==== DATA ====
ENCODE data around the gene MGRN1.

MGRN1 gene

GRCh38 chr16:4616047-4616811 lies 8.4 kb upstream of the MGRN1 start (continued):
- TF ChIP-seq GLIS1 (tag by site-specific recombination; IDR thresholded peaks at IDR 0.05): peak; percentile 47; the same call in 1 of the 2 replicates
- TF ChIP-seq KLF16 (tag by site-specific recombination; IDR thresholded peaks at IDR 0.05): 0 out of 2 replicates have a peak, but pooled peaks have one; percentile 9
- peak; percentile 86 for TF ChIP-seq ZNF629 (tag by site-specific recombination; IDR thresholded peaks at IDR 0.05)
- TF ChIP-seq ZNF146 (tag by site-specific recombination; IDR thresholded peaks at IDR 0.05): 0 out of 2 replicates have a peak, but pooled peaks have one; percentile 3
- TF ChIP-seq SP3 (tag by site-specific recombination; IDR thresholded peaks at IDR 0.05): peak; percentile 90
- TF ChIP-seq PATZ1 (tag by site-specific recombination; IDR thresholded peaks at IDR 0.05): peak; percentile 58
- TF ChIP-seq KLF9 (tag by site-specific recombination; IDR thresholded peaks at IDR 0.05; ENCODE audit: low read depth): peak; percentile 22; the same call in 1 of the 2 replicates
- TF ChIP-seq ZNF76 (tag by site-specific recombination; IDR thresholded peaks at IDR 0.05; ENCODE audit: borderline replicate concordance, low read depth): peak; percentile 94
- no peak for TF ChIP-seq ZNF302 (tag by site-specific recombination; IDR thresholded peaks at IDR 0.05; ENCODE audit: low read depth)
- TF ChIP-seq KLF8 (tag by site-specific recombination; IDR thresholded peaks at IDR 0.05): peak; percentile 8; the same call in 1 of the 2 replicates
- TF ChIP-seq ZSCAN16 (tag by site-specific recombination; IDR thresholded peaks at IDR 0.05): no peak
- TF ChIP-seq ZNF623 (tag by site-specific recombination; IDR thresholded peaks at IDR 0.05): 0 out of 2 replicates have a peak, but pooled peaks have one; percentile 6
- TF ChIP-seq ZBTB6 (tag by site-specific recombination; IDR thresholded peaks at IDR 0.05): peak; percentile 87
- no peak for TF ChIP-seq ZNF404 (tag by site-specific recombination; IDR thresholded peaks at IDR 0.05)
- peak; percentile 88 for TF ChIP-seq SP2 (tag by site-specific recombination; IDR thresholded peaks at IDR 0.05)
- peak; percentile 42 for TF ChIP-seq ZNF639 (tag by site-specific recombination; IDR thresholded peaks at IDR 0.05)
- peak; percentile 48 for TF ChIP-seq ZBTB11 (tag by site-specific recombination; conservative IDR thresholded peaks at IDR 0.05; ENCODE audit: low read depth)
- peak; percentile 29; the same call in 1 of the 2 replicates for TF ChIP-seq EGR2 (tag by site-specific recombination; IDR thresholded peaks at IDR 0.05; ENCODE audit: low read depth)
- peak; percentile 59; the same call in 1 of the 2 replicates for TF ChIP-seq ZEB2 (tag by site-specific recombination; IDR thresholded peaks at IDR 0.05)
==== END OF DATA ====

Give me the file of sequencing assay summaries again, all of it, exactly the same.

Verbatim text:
ENCODE data around the gene MGRN1.

MGRN1 gene

GRCh38 chr16:4616047-4616811 lies 8.4 kb upstream of the MGRN1 start (continued):
- TF ChIP-seq GLIS1 (tag by site-specific recombination; IDR thresholded peaks at IDR 0.05): peak; percentile 47; the same call in 1 of the 2 replicates
- TF ChIP-seq KLF16 (tag by site-specific recombination; IDR thresholded peaks at IDR 0.05): 0 out of 2 replicates have a peak, but pooled peaks have one; percentile 9
- peak; percentile 86 for TF ChIP-seq ZNF629 (tag by site-specific recombination; IDR thresholded peaks at IDR 0.05)
- TF ChIP-seq ZNF146 (tag by site-specific recombination; IDR thresholded peaks at IDR 0.05): 0 out of 2 replicates have a peak, but pooled peaks have one; percentile 3
- TF ChIP-seq SP3 (tag by site-specific recombination; IDR thresholded peaks at IDR 0.05): peak; percentile 90
- TF ChIP-seq PATZ1 (tag by site-specific recombination; IDR thresholded peaks at IDR 0.05): peak; percentile 58
- TF ChIP-seq KLF9 (tag by site-specific recombination; IDR thresholded peaks at IDR 0.05; ENCODE audit: low read depth): peak; percentile 22; the same call in 1 of the 2 replicates
- TF ChIP-seq ZNF76 (tag by site-specific recombination; IDR thresholded peaks at IDR 0.05; ENCODE audit: borderline replicate concordance, low read depth): peak; percentile 94
- no peak for TF ChIP-seq ZNF302 (tag by site-specific recombination; IDR thresholded peaks at IDR 0.05; ENCODE audit: low read depth)
- TF ChIP-seq KLF8 (tag by site-specific recombination; IDR thresholded peaks at IDR 0.05): peak; percentile 8; the same call in 1 of the 2 replicates
- TF ChIP-seq ZSCAN16 (tag by site-specific recombination; IDR thresholded peaks at IDR 0.05): no peak
- TF ChIP-seq ZNF623 (tag by site-specific recombination; IDR thresholded peaks at IDR 0.05): 0 out of 2 replicates have a peak, but pooled peaks have one; percentile 6
- TF ChIP-seq ZBTB6 (tag by site-specific recombination; IDR thresholded peaks at IDR 0.05): peak; percentile 87
- no peak for TF ChIP-seq ZNF404 (tag by site-specific recombination; IDR thresholded peaks at IDR 0.05)
- peak; percentile 88 for TF ChIP-seq SP2 (tag by site-specific recombination; IDR thresholded peaks at IDR 0.05)
- peak; percentile 42 for TF ChIP-seq ZNF639 (tag by site-specific recombination; IDR thresholded peaks at IDR 0.05)
- peak; percentile 48 for TF ChIP-seq ZBTB11 (tag by site-specific recombination; conservative IDR thresholded peaks at IDR 0.05; ENCODE audit: low read depth)
- peak; percentile 29; the same call in 1 of the 2 replicates for TF ChIP-seq EGR2 (tag by site-specific recombination; IDR thresholded peaks at IDR 0.05; ENCODE audit: low read depth)
- peak; percentile 59; the same call in 1 of the 2 replicates for TF ChIP-seq ZEB2 (tag by site-specific recombination; IDR thresholded peaks at IDR 0.05)